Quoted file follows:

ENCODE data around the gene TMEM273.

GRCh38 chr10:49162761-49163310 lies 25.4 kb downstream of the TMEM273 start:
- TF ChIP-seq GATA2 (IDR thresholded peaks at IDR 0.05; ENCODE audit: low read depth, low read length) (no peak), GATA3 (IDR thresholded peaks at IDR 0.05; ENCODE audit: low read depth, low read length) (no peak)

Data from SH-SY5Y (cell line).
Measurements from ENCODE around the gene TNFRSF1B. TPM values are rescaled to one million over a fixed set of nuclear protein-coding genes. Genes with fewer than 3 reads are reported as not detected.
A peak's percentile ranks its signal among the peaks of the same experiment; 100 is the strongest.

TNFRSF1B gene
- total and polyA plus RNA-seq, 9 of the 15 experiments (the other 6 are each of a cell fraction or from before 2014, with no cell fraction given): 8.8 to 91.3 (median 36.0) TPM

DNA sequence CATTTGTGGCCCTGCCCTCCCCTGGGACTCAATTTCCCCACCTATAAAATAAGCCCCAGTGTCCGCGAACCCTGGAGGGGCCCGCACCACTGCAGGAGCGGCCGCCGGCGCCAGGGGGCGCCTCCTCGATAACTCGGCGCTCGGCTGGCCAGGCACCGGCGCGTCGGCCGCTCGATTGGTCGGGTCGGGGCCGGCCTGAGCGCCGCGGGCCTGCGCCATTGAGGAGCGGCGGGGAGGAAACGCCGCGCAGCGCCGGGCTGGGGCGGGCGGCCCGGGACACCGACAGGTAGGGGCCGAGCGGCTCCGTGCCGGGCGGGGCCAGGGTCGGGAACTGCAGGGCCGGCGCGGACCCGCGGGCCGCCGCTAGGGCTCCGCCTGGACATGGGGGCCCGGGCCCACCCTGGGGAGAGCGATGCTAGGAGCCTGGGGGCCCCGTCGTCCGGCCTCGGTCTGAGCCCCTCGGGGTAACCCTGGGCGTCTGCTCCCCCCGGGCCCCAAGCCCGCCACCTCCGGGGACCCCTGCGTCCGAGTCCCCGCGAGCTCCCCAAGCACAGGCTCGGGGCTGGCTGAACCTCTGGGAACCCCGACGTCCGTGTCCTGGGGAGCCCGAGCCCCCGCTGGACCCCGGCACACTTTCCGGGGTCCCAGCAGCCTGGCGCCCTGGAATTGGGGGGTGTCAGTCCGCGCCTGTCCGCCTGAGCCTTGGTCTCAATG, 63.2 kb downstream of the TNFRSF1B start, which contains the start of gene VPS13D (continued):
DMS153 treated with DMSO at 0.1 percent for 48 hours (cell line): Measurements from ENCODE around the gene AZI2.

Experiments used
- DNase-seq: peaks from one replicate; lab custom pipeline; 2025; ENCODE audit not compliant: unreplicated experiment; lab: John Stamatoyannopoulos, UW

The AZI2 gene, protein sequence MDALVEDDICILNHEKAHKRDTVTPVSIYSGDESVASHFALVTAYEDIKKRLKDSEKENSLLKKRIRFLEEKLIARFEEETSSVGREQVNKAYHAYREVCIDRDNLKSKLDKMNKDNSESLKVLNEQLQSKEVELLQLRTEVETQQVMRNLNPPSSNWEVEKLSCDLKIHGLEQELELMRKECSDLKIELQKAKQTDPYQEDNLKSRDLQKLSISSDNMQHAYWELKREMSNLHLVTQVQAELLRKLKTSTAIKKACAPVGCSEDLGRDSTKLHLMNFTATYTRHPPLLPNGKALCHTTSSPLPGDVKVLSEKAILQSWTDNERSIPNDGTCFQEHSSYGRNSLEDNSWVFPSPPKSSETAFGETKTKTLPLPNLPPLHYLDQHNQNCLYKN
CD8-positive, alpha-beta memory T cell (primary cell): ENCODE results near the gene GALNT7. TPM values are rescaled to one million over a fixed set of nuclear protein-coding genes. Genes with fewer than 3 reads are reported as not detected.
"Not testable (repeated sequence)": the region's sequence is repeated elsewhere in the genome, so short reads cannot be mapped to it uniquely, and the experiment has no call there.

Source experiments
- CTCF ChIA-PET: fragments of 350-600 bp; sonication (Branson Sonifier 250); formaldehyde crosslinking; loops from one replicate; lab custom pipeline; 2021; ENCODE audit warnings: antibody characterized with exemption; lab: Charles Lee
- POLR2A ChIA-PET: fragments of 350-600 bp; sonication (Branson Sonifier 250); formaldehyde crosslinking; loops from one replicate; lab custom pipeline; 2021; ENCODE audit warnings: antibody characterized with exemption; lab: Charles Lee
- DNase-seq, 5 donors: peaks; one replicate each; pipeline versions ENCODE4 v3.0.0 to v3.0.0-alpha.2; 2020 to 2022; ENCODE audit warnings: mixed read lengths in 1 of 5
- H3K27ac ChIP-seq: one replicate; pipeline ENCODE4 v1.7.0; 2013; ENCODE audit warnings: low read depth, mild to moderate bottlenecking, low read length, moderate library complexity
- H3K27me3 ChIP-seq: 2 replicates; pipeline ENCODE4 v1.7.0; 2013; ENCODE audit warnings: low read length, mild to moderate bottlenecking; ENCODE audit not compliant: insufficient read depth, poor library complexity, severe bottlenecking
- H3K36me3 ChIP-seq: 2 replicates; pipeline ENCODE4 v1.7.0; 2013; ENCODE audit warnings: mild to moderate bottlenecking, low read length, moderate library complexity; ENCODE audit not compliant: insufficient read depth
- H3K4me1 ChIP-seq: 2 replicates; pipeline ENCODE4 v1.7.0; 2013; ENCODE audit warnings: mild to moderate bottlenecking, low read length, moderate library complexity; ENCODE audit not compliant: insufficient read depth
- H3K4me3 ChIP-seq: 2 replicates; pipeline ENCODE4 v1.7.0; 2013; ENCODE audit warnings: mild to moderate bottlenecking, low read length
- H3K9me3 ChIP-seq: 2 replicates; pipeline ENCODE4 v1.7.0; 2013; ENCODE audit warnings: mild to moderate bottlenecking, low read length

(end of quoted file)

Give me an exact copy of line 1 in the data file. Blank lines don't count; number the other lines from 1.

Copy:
ENCODE data around the gene TMEM273.